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13 May

Lewis, catching medieval Mercury in his butterfly-net and exhibiting his jizz to the over-solemn twentieth century, agreed [with Chesterton]: the medievals knew ‘better than some know now, that human life is not simple. They were able to think of two things at once.’…

The Marriage of Mercury & Philology  MS Canon. Misc. 110

The Marriage of Mercury & Philology
MS Canon. Misc. 110

…Lewis’s Christian God is multi-significant. In the incarnation Christ manifest σημεια (signs) which witness to his own person and was himself the χαρακτηρ (character or representation) of the Father; and in creation Christ’s making and sustaining Word issued in multiform, revelatory ways, including in the inspiration of scriptural authors so that their words acquired significance at many different levels, for example in the Psalms where ‘double or treble vision is part of the pleasure . . . part of the profit, too.’

Thus it could be said that God knows ‘plurisignation’ from within His own Triune, enfleshed, and creative nature; there is a divine mandate for double and treble vision in the three-fold nature of God, the two natures of Christ, and in the various significations of His creation itself. Monotheism, in Lewis’s view, must be construed carefully so as to preserve this understanding of complex divinity. The monotheism of Islam, for instance, falls short in this respect, he thought, because it so affirms ‘unity’ that ‘union is breached.’ Although Lewis considered it a matter for rejoicing that Islam had overcome the dualism of ancient Persia, he seems to have regarded the conquest as an overcorrection: the ‘living, paradoxical, vibrant, mysterious truths’ of Christianity are defeated by it. Christians who effectively practise mere ‘Jesus worship’ adopt a similarly simplistic and reductionist position.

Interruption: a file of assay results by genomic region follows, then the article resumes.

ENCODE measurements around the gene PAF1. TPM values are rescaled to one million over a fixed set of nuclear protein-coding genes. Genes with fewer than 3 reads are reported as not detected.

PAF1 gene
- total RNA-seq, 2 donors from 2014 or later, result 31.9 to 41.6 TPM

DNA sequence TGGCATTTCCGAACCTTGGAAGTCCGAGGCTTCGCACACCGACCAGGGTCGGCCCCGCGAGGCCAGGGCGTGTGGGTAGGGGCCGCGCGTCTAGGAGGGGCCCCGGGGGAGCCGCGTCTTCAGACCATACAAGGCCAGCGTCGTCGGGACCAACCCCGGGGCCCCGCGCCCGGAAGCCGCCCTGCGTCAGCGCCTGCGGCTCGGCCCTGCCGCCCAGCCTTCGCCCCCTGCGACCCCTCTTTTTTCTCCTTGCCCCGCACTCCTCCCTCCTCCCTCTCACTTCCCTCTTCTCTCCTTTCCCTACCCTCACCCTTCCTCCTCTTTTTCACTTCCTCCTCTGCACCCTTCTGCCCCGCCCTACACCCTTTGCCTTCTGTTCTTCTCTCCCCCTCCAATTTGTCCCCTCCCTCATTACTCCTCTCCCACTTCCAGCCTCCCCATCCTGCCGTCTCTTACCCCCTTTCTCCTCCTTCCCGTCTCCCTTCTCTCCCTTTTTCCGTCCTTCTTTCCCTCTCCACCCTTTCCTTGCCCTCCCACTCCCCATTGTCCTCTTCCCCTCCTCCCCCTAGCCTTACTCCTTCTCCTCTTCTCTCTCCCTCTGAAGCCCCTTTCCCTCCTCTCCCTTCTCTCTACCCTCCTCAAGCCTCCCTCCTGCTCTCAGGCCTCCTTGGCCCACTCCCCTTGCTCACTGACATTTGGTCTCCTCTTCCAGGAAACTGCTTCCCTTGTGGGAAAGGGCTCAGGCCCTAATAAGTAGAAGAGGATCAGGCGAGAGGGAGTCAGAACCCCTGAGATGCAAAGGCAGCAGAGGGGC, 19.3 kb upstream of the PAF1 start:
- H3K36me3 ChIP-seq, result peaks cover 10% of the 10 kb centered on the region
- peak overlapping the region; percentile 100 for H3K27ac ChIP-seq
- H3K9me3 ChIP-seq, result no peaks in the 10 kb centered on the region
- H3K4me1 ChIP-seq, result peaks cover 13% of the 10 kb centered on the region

Quote taken from Planet Narnia, by Dr. Michael Ward, p. 148.

Ward makes a convincing case that the medieval characterization of the planet Mercury provides the presiding atmosphere or donegality for The Horse and His Boy (Book 5 of The Chronicles of Narnia). The Mercury section of C.S. Lewis’s poem “The Planets” follows:

Next beyond her [Luna {the moon}]
MERCURY marches; –madcap rover,
Patron of pilf’rers. Pert quicksilver
His gaze begets, goblin mineral,
Merry multitude of meeting selves,
Same but sundered. From the soul’s darkness,
With wreathèd wand, words he marshals,
Guides and gathers them–gay bellwether
Of flocking fancies. His flint has struck
The spark of speech from spirit’s tinder,
Lord of language! He leads forever
The spangle and splendour, sport that mingles
Sound with senses, in subtle pattern,
Words in wedlock, and wedding also
Of thing with thought.

I am fascinated with the multiple potentiality of meaning (or allusiveness) to be found in both language and in music, and the idea of God as multi-significant, the God of plurisignation, of “punning” and double entendre… this idea lends so much credence to the multi-dimensional layering of our experience of life and understanding of meaning.

Catching Mercury

 
1 Comment

Posted by on May 13, 2013 in Books, Quotes

 

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One response to “Catching Mercury

  1. Emma

    May 13, 2013 at 10:13 pm

    For the curious:

    In this context, “jizz” means “the overall impression given by the general shape, movement, behaviour, etc., of a species rather than any particular feature,” and although it usually applies to birds, in this case Dr. Ward is using it to refer to the overarching shape and impression of Mercury’s character (and by extension Lewis’s thought). (summerhillbirdclub.co.uk)

     

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